Mark Zuckerberg: innovator, CEO, philanthropist, and now, fashion icon. That’s if you believe a new site that popped up today (April 1) promoting a line by the Facebook founder for H&M.
Of course, you shouldn’t believe that site. But as April Fool’s pranks go, it’s actually pretty well done (and certainly a lot less disastrous than Google’s mic drop). The gag collaboration consists entirely of one pair of jeans and seven identical grey t-shirts, presumably one for each day of the week. It’s Zuckerberg’s signature look, as the site makes clear in its “lookbook.” And the collection’s tagline “One less thing to think about in the morning,” is actually the approach Zuckerberg has espoused—the idea is to eliminate the “friction” of deciding what to wear in the morning, and instead devote your mental energy to bigger creative pursuits.
“This new gender-neutral minimalistic range was inspired by Mark’s beliefs that making even the easiest decisions (like what to wear or what to eat for breakfast) consumes mental energy and gets in the way of doing more important things,” the site explains.
The creators even went to the trouble of dreaming up the tags and labels that would appear on the clothes (inside of course, to maintain the plainness of the clothing’s look).
It’s not clear who’s behind the site. “This is not coming from us and we have no connection to the site,” a spokesperson for H&M replied to a request about it.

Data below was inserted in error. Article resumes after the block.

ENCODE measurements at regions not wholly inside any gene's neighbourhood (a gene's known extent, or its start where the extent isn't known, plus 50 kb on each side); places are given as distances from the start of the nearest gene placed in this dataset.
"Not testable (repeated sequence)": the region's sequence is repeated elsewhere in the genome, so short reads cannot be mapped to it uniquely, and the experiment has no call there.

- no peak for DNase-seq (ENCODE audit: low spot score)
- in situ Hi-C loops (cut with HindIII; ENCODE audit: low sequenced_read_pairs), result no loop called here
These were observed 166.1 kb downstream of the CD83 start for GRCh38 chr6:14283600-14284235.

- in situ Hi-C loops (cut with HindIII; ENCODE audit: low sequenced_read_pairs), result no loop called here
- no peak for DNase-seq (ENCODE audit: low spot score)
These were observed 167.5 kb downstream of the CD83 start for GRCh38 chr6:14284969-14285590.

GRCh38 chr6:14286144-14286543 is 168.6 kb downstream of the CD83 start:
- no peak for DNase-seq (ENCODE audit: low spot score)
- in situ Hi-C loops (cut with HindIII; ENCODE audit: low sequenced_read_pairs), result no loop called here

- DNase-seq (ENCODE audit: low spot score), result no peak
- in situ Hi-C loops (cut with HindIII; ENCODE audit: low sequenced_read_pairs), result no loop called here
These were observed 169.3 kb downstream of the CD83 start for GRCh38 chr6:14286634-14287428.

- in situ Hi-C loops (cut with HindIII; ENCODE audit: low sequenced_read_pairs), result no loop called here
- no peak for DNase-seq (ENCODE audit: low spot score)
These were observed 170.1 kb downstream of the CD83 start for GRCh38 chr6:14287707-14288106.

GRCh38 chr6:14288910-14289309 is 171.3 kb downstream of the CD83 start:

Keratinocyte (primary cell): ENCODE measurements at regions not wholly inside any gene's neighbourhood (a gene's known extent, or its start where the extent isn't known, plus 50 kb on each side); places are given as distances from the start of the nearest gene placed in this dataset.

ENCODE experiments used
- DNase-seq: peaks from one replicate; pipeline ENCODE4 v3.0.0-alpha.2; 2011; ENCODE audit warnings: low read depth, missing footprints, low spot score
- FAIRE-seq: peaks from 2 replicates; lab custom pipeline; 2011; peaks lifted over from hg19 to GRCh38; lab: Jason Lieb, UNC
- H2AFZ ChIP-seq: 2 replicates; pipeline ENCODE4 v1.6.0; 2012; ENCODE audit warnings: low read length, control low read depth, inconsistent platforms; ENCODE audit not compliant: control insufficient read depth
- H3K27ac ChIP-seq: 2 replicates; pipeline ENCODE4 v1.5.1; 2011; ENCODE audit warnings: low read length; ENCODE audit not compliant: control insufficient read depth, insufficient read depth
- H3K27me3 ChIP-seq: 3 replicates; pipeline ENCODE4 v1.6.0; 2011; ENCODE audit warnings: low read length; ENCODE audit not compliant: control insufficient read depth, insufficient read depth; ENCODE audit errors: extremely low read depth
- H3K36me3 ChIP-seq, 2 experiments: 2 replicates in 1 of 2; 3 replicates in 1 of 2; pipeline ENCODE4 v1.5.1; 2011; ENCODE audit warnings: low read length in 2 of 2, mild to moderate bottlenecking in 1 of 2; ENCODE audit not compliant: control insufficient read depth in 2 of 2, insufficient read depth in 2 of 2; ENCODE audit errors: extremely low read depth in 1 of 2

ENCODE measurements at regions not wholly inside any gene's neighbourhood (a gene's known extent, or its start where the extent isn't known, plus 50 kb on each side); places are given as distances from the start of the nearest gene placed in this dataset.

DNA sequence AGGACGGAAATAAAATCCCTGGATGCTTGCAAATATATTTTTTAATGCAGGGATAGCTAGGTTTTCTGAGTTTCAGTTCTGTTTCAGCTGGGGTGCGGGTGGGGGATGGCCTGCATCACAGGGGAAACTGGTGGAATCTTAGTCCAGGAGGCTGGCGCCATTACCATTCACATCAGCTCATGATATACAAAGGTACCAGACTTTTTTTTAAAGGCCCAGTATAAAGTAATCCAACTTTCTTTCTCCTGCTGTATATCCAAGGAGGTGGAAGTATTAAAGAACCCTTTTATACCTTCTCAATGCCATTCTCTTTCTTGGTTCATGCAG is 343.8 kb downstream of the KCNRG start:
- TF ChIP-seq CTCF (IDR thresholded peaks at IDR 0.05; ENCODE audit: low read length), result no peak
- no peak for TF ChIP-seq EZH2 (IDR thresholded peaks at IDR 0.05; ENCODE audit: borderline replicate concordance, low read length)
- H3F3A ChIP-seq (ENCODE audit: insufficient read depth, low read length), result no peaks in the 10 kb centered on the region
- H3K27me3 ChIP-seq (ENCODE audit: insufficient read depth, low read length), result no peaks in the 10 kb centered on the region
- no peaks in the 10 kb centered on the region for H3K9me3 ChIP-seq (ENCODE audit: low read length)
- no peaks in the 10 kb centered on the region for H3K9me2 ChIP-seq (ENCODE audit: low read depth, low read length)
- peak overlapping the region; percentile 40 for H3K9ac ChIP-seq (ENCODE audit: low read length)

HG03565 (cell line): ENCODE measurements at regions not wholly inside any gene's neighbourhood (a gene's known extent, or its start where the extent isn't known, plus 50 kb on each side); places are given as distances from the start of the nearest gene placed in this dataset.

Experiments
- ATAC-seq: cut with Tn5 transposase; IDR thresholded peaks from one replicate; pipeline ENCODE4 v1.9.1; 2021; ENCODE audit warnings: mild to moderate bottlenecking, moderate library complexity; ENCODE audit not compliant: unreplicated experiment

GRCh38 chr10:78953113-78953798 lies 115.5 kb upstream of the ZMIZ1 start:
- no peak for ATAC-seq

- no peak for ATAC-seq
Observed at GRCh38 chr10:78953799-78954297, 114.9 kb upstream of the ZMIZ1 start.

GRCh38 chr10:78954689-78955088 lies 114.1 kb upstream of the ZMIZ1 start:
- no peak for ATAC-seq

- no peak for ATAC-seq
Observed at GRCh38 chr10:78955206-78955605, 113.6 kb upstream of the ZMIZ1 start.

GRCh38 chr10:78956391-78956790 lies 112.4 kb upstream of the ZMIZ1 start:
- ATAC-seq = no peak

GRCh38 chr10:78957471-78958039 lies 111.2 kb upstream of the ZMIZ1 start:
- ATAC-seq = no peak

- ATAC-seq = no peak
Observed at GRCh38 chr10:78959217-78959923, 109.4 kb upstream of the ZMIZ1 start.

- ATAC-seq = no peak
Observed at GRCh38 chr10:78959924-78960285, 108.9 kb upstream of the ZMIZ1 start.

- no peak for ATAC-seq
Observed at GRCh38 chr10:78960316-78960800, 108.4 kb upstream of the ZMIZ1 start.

We have also reached out to Facebook and the contact address at the site, and will update this story with any new information.
If Zuckerberg did ever collaborate on a fashion line, it’s not hard to imagine it following this format. He himself made a joke recently about his wardrobe, in a Facebook post in January: He asked what he should wear on his first day back in the office after paternity leave, and posted a photo of his closet, filled with identical hoodies and t-shirts.
While he has plenty of company in his “copy + paste” wardrobe philosophy, Zuckerberg is, arguably, a kind of style icon in that he has had a real influence on how the men of Silicon Valley and beyond dress for the office. Women in tech don’t enjoy the same advantage, however. For them, a closet full of t-shirts, hoodies, and jeans—gender-neutral or not—is not yet widely considered acceptable office attire.